I’m reading Teachers Have it Easy, which I picked up in a round about sort of way. I sometimes wander at bookstores or at the library, picking up things that I’m not necessarily looking for. The main reason for the odd assortment of books I’ve read and collected so far in my life. This I found at the library when I was looking for something completely different.
This particular book is maybe not the best one for me to read at this point in my life, or maybe it is. In truth I haven’t really thought about what teaching pays in terms of income. I have yet to make anything close to a steady salary, so for me a teaching salary will be a step in the right direction. But then I’m reading this book and thinking wow!, really?, I may not be able to afford a house someday? Or maybe I’ll have to work two jobs to support myself? I still have college loans to pay off and these are things I don’t really want to think for fear of risking my own sanity. Of course I’ve heard that many many teachers don’t stay in the profession very long. And I know plenty of other reasons why that is, not even taking into account the money issue, so this is just another fabulous worry to add to my growing collection of worries.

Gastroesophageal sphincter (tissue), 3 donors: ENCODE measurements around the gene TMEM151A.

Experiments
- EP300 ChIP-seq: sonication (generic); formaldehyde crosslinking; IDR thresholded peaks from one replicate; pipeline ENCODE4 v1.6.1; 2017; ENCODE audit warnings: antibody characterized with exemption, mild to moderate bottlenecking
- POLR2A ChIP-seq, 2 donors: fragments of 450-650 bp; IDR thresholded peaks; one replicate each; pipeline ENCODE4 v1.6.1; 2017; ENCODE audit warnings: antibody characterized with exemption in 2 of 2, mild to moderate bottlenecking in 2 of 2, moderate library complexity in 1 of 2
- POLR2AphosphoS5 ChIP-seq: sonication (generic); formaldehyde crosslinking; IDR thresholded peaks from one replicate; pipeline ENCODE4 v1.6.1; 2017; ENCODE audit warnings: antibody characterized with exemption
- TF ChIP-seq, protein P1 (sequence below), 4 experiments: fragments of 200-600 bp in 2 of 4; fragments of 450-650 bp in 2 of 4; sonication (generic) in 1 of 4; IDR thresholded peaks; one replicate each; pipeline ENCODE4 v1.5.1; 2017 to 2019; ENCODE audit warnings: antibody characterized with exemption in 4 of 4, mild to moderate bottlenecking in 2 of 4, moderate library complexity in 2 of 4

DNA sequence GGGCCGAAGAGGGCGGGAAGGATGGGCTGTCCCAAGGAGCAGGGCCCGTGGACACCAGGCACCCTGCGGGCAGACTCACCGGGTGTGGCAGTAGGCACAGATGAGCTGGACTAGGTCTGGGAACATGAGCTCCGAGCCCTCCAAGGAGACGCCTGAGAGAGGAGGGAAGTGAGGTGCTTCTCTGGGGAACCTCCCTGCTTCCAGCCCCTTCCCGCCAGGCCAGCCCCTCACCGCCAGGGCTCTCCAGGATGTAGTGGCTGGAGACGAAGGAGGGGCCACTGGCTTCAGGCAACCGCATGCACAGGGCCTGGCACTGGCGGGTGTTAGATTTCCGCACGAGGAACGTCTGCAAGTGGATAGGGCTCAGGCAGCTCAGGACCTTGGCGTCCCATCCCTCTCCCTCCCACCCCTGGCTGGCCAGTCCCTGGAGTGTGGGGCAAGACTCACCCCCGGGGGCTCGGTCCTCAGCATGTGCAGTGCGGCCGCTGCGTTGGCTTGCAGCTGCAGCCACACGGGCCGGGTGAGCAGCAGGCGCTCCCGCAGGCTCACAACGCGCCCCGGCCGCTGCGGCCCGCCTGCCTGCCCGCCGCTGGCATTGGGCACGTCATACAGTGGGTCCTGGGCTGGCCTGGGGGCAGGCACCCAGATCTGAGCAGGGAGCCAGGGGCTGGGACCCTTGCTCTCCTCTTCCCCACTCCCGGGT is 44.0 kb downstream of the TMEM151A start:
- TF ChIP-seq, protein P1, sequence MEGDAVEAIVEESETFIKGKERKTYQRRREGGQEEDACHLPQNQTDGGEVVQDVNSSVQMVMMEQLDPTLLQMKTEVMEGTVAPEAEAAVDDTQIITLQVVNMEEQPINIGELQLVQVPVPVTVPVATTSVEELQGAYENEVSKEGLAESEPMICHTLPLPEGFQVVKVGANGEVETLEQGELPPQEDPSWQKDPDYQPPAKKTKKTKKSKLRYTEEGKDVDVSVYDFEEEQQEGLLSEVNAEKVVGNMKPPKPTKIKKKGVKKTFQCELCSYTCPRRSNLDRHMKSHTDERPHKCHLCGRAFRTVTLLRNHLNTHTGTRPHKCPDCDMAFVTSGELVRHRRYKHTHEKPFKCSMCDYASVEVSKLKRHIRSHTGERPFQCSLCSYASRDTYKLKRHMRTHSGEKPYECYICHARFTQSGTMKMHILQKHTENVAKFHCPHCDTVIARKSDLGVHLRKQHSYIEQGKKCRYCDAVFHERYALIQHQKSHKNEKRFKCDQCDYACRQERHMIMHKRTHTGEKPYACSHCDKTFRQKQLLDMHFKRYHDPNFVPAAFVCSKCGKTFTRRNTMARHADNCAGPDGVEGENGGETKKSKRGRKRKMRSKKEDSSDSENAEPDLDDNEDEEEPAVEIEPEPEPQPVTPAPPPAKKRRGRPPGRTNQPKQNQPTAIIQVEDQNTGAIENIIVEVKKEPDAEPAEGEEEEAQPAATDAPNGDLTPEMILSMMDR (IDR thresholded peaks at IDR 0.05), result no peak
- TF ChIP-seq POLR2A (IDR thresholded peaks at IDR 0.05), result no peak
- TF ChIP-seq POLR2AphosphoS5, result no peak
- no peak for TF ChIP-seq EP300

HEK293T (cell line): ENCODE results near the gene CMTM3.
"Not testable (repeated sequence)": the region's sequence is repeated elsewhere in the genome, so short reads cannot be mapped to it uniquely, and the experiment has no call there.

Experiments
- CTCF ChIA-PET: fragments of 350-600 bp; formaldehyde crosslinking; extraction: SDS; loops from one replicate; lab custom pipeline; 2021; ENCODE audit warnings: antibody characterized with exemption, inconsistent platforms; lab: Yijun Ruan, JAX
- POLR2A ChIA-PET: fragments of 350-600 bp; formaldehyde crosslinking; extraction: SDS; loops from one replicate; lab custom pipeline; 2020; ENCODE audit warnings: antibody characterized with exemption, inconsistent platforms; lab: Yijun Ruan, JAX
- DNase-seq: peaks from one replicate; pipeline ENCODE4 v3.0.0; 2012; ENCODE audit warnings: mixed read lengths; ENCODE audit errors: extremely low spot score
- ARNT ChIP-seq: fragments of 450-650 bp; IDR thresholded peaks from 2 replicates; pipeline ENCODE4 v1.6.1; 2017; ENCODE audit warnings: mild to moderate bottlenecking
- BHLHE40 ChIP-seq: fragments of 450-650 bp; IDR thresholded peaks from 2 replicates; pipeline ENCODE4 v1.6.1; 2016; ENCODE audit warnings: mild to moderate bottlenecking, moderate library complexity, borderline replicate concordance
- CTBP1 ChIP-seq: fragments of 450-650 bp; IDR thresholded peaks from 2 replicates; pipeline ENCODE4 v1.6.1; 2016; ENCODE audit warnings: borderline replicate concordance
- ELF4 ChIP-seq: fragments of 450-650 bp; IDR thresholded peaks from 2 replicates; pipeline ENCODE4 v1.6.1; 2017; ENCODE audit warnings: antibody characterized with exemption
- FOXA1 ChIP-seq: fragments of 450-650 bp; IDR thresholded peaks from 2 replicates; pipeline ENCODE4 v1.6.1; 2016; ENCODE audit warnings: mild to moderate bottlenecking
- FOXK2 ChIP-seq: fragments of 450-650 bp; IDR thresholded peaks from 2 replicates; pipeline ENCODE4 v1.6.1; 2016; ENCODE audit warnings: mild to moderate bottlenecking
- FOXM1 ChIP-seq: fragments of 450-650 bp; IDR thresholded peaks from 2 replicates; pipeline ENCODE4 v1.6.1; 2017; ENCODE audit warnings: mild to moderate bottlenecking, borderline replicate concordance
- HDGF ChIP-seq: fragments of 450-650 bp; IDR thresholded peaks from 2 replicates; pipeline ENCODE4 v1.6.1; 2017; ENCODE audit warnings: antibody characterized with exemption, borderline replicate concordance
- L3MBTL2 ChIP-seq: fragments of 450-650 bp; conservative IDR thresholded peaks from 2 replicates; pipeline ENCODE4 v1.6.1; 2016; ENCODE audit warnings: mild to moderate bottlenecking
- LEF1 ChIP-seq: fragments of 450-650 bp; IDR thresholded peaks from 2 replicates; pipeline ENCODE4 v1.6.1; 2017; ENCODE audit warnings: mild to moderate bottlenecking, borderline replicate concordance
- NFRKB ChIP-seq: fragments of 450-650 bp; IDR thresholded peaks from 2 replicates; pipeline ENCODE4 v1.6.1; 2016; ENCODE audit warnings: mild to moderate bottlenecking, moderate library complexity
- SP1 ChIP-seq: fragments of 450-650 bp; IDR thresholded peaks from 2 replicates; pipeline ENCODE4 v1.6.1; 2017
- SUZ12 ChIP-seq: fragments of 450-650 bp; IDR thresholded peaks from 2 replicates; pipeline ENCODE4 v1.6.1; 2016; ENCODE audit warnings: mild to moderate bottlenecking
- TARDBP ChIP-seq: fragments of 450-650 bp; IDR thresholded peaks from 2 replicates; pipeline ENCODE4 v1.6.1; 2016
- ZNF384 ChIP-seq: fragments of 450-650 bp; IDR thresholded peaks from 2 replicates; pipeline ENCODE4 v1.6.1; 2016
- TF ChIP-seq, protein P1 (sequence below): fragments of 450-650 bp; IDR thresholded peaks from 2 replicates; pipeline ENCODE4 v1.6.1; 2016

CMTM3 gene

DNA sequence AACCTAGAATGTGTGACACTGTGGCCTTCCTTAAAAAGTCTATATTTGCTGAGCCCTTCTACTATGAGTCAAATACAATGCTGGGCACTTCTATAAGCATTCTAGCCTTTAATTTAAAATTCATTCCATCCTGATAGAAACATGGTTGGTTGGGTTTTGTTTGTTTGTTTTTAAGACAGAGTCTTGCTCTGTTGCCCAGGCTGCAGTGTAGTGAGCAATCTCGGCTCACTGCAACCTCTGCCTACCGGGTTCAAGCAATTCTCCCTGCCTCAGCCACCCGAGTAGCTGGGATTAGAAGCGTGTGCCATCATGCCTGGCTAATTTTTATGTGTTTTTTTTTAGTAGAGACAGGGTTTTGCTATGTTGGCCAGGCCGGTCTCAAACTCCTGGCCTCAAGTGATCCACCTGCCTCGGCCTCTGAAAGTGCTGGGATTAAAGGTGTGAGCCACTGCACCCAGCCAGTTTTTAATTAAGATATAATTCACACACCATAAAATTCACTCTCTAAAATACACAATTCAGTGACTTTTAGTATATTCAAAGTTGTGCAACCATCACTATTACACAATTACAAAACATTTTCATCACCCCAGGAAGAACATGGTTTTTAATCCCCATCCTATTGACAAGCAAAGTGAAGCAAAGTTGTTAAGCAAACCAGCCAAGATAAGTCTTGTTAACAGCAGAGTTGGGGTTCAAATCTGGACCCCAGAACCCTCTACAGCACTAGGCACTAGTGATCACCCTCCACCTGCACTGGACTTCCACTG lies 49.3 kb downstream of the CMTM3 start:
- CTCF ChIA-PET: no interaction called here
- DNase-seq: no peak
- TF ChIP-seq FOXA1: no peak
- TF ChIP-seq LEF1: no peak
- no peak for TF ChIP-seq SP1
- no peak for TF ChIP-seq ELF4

There are so many myths about teaching. The main one that I’ve heard so often in the past two years is the unfortunate myth that teachers work fewer hours and have summers off. It’s as if the majority of people imagine that planning, reading, organizing, grading, etc. all sort of get done by someone other than the teacher. News flash: teachers don’t get secretary’s or assistants. And all of those things I’ve listed take hours and hours on top of the hours spent in the classroom. The amount of time given during the school day to do those things: maybe an hour if you’re lucky.
Of course there are teachers that over the years stop being creative and just basically teach the same things the same way over and over again. I hope I don’t become one of those teachers, but I’m starting to get the sense for why so many head in that direction, especially if they’re working more than one job or have a family. I think I would leave if it came to that, not the having two jobs part, but the falling into a rut part. I think that would be even worse than working in a cubicle all day.